‘No darling, I have no idea why there are dragons looking out of that house, shall we go and investigate?’
The whole holiday was rather like this and all the better for it. I had not planned these summer holidays well and so Brittany was a last minute option, based almost entirely on the fact that I’d seen a flight advertised from London City to Quimper for £40 and not knowing where Quimper was, I’d looked it up and discovering it was in Brittany, that I could fly there at pre-airport tax-hike prices, I decided to book it.
And I’m very glad I did. We stayed just outside Quimper, by the sea, in one of the fun, but wildly overpriced safari-tent glamping options that seem to be cropping up anywhere a farmer has a spare field. This was quite a spare field though. At the end of the field was a small gate, which led straight on to a perfectly lovely, little sandy beach and a thousand sandy babies – this was definitely a family orientated/swamped site.
There were a lot of Boden clad folk wandering around with spatulas and bats and it was all very jolly. We spent the next four days pottering about rock-pools, splashing about in the freezing water and having ice creams in the rain. It was a lot like camping in Cornwall really.
Apart from the fact that some mice nibbled at my soap and some ants invaded my sleeping bag, we had a lovely time, but I was happy to move on to Carnac and a stunning little B&B there – Chambres de Kerimel.
There is a great difference in the temperature of the sea between Quimper and Carnac. It was about an hour by train to Angers and then two hours sitting outside the car rental place waiting for them to come back from lunch, so the first thing we did after dropping our luggage off amongst the flowers and ancient stone buildings of our B&B was to rush down to the sea.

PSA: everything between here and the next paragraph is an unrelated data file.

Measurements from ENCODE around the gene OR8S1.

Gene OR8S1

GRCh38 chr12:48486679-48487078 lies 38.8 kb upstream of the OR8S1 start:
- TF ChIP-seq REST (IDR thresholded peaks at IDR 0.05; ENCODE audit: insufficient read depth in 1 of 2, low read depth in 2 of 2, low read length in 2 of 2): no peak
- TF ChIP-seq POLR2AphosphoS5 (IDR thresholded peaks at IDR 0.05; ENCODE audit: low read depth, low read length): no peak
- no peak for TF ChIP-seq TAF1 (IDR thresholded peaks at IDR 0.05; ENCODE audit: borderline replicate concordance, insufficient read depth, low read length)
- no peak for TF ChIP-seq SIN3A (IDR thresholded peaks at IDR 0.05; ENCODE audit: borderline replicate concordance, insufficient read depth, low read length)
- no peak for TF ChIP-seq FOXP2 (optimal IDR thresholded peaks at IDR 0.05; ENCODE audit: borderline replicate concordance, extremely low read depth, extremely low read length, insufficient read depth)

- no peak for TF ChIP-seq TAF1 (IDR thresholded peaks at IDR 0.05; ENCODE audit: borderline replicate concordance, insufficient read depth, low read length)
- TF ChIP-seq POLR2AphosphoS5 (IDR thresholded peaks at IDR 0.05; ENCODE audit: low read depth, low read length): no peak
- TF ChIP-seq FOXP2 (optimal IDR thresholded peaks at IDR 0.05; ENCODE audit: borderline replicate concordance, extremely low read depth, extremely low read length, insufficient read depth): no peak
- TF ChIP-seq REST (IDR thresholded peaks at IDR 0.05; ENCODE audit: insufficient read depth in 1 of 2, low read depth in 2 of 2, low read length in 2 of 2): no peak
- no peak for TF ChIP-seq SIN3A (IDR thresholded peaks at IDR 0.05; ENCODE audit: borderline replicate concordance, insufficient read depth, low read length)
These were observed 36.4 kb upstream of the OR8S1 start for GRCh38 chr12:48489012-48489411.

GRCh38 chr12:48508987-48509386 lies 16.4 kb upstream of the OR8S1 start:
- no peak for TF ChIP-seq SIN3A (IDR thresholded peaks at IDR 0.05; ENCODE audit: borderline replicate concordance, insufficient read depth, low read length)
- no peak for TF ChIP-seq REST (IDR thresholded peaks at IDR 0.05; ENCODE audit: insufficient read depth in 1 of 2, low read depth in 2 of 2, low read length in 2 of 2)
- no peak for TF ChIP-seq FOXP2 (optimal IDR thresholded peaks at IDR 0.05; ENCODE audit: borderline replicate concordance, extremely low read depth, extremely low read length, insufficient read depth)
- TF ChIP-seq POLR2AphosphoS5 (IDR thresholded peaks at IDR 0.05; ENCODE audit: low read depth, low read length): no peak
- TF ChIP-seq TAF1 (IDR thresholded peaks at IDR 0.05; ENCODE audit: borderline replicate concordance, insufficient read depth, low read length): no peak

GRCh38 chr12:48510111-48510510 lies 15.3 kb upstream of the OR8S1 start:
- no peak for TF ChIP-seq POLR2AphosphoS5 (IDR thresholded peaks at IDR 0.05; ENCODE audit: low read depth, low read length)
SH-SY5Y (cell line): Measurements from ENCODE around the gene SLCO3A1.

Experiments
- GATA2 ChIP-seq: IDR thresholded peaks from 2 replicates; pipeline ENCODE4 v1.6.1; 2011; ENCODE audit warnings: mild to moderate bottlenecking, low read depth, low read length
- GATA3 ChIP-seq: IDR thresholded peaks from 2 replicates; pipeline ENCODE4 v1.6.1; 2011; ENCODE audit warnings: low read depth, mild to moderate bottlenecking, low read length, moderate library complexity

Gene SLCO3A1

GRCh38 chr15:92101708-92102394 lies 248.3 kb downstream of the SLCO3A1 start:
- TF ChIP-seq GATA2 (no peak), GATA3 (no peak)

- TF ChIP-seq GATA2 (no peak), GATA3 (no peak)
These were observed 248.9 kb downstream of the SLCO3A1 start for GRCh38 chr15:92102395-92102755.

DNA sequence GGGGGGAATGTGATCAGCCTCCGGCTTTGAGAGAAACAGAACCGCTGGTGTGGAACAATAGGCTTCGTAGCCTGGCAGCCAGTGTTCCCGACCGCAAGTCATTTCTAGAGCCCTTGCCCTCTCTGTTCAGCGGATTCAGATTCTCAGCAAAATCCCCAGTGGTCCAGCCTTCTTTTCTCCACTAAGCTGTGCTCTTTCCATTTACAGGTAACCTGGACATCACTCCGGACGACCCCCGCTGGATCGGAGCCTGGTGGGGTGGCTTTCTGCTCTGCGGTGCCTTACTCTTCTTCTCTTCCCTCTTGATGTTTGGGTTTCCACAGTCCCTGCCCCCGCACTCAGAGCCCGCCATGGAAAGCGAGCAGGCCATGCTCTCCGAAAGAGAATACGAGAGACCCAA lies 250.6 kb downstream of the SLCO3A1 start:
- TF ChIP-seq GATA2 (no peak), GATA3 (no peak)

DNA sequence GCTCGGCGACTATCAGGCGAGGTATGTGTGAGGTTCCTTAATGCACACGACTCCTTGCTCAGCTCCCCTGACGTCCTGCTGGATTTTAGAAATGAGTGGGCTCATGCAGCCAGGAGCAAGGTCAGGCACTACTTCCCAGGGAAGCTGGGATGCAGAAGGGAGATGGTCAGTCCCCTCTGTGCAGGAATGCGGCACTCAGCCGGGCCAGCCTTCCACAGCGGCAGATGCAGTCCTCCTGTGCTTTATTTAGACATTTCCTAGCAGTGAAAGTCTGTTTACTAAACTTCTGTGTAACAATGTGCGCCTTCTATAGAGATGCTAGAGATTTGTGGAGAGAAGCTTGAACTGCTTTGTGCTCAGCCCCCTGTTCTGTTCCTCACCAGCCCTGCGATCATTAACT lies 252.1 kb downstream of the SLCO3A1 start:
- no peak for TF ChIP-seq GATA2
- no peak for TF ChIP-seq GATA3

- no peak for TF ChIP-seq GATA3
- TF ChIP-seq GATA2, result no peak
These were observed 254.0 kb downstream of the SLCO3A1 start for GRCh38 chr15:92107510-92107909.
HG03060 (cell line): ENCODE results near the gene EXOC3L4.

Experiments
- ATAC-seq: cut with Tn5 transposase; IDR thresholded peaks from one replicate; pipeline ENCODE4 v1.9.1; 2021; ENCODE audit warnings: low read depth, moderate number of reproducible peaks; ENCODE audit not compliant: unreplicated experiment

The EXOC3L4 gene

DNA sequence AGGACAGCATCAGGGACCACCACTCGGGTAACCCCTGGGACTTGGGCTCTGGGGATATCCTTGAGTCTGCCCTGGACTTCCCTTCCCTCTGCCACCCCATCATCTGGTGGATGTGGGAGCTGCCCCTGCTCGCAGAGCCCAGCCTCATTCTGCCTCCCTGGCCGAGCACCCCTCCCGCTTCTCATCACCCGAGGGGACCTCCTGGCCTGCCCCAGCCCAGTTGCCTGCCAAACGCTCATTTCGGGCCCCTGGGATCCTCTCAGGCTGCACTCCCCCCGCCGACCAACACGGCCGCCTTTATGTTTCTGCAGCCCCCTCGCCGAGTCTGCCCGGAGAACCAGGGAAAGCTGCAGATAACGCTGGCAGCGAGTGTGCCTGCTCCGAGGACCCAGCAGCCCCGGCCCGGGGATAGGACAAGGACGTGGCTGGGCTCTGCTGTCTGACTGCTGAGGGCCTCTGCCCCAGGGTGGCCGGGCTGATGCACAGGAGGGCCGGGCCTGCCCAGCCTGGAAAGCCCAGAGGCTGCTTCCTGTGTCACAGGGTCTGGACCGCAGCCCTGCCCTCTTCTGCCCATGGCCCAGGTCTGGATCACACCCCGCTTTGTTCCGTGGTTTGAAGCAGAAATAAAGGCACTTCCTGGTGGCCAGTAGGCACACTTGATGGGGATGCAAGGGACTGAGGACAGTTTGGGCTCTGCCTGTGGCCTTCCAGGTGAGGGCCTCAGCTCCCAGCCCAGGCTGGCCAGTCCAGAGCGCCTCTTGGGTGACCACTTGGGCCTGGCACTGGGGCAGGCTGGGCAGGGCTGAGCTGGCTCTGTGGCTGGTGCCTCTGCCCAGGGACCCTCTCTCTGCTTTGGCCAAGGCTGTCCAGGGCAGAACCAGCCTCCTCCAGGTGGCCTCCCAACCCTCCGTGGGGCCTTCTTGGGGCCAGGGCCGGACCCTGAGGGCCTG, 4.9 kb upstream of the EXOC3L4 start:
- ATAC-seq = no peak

But I’d come for the menhirs. The amazing menhirs that crop up throughout this region of France. There are menhirs by the side of the road in planetary formation. There are dolmens that you stub your toe on clambering through the woods. Half the houses seem to have a menhir or two propping up the walls and you can climb on them and through them without twenty English Heritage officials shouting at you. Carnac itself has the most famous collection, but you can buy a map dotted with little menhir symbols and go looking for yourself.
This seemed like a perfect holiday to me – menhirs, sea you could actually swim in pleasurably, little islands to visit, a lot of delicious food that Nicolas, the owner of the B&B and his wife Pascale cooked for us and then more menhirs. The sun shone sometimes and all was good.
And the landscape was lovely.
But we needed to see an elephant, so we got on the train, lugging our stupidly heavy rucksacks with us (I am too old for rucksacks and my son is too young – luggage with wheels next time) and arrived in Nantes.
Nantes seemed very seedy in comparison to all the healthy, homely places we’d been. The airbnb we were staying in was surrounded by sex shops and guys shouting at each other. We scuttled out for a pizza and then hid, but what we’d really come for was the elephant and he was brilliant.
The elephant is part of a project based on an island in the middle of Nantes – the Machines de l’Ile, where old, ship-building warehouses have been turned into a fantasy world of giant Jules Vernes machines and Leonardo de Vinci inventions. The elephant (an exact replica of the one that visited London in 2007) is 12 metres high and carries you upon its back swinging its trunk and spraying bystanders with water.
He carries you to a underwater carousel, where you can choose between a seashell coach drawn by flying fish, that flap as they fly or some creature of the deep where you are enclosed in a Mad Max wagon. It was so much fun, so creative and brilliant. We stayed the whole day, soaked to the skin and very happy.
And then finally we were in the Loire, in Amboise, where we stayed at another lovely B&B run by Annick and her enormous Great Dane puppy.
We should have got another car. Amboise was a great place to stay, chateaus and canoes and Leonardo de Vinci, but we should have got a car and explored. We did get to Blois, where we found the dragons of the Magician’s House and another perfect chateau, but I would have loved to have pottered around the tiny towns lining the Loire. Next time and anyway, for the price of a ticket cheaper than a train ride to Cornwall, we did have a pretty brilliant time.